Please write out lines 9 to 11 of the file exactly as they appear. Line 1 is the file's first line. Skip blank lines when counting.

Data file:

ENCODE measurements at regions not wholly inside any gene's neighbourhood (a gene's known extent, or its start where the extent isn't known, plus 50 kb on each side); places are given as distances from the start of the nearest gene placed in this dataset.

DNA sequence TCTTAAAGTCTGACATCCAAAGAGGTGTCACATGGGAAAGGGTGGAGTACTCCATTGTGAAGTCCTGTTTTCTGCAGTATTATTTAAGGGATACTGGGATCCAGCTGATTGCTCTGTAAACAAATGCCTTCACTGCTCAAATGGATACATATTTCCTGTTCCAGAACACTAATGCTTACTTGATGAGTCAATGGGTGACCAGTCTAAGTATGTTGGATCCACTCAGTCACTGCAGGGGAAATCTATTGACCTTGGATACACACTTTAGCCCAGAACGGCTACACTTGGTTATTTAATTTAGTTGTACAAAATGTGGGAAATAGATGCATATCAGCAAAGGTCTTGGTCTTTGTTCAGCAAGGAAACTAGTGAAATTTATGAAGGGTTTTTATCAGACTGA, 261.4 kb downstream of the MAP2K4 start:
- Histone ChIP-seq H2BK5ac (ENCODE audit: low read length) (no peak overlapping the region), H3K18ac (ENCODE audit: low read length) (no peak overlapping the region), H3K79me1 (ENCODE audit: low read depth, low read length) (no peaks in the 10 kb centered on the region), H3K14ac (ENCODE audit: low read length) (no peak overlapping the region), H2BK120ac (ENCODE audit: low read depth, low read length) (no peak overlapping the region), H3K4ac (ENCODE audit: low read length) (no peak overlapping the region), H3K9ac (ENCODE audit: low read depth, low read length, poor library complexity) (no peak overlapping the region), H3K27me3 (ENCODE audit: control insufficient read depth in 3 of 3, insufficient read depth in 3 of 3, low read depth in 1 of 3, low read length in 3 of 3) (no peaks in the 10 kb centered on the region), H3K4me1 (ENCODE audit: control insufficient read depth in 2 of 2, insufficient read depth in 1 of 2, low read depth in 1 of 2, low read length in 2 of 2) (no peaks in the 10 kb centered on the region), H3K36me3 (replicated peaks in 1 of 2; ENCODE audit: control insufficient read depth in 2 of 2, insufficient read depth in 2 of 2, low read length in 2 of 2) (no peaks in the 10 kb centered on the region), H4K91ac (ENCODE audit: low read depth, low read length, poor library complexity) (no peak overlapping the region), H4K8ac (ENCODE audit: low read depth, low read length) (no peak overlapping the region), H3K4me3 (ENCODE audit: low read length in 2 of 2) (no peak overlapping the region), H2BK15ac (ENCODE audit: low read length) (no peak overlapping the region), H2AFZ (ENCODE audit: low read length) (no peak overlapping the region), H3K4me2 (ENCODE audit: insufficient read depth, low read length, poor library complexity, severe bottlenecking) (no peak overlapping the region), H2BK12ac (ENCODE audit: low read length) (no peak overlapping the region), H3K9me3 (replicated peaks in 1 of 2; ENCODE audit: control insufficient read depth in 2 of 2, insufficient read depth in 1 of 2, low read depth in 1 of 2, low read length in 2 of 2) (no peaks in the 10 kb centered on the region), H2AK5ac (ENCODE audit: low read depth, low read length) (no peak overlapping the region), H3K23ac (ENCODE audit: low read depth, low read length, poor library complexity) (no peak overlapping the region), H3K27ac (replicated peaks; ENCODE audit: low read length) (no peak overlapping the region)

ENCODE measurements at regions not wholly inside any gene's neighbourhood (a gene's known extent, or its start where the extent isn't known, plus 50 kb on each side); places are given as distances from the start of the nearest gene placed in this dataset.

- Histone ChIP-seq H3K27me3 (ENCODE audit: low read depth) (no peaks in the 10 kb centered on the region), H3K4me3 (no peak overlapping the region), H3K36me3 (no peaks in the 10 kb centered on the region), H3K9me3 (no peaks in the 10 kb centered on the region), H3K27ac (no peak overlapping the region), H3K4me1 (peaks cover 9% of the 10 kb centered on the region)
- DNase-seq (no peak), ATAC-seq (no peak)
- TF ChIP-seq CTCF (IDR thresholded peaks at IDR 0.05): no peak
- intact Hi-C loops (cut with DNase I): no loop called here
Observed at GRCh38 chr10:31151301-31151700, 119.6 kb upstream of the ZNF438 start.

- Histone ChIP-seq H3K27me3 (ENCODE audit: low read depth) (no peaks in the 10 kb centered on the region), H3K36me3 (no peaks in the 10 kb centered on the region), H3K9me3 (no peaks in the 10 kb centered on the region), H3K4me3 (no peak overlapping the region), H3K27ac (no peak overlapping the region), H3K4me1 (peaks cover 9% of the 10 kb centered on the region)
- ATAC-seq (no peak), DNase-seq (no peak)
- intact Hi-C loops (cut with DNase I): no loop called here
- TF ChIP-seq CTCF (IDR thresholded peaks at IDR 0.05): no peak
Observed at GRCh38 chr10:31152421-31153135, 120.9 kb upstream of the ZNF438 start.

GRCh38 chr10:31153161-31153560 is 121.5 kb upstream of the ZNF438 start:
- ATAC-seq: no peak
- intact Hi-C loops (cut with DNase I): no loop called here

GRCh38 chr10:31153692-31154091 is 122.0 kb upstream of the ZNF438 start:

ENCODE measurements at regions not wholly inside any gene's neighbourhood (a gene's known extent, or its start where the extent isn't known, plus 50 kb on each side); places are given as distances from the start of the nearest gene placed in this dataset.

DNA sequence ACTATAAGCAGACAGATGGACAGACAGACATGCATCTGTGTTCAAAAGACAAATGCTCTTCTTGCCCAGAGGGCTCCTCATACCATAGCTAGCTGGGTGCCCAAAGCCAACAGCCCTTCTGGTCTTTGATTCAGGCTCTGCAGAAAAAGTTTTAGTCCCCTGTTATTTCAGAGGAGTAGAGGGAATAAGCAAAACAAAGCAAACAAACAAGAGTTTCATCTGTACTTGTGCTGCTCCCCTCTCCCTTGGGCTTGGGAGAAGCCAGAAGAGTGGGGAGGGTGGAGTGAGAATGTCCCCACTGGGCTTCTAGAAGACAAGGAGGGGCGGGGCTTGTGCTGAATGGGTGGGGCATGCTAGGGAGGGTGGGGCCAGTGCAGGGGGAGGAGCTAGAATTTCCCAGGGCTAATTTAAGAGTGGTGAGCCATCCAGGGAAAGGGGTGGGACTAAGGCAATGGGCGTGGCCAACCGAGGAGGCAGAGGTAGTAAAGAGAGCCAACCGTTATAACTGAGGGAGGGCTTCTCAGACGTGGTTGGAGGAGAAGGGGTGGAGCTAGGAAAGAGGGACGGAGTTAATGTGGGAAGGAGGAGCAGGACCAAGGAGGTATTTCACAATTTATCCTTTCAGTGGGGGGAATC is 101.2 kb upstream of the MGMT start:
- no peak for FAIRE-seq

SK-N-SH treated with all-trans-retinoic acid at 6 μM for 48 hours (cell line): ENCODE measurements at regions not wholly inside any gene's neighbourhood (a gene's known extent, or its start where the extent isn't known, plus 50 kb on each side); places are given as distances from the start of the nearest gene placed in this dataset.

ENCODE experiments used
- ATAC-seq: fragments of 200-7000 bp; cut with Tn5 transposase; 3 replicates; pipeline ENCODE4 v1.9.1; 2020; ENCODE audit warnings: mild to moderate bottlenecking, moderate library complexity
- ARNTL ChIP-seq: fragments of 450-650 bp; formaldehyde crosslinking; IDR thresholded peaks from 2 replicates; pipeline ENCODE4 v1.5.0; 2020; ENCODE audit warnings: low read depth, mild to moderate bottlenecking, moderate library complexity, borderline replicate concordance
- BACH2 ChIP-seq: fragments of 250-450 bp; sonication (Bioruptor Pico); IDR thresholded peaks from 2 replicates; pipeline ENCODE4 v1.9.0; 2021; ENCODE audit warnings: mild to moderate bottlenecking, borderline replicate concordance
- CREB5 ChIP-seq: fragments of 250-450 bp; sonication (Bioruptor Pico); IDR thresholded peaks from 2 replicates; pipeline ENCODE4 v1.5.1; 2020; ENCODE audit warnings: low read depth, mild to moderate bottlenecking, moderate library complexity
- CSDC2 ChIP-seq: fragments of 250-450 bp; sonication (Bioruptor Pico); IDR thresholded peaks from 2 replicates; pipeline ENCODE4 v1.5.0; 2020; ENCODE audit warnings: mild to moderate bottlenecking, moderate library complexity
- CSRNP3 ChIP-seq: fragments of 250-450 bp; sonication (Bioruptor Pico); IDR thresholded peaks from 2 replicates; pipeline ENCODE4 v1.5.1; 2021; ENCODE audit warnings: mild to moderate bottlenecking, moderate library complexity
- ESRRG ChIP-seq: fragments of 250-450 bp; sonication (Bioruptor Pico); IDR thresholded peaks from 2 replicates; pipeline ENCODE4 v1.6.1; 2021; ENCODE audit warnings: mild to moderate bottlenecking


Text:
Observed at GRCh38 chr10:31151301-31151700, 119.6 kb upstream of the ZNF438 start.

- Histone ChIP-seq H3K27me3 (ENCODE audit: low read depth) (no peaks in the 10 kb centered on the region), H3K36me3 (no peaks in the 10 kb centered on the region), H3K9me3 (no peaks in the 10 kb centered on the region), H3K4me3 (no peak overlapping the region), H3K27ac (no peak overlapping the region), H3K4me1 (peaks cover 9% of the 10 kb centered on the region)
- ATAC-seq (no peak), DNase-seq (no peak)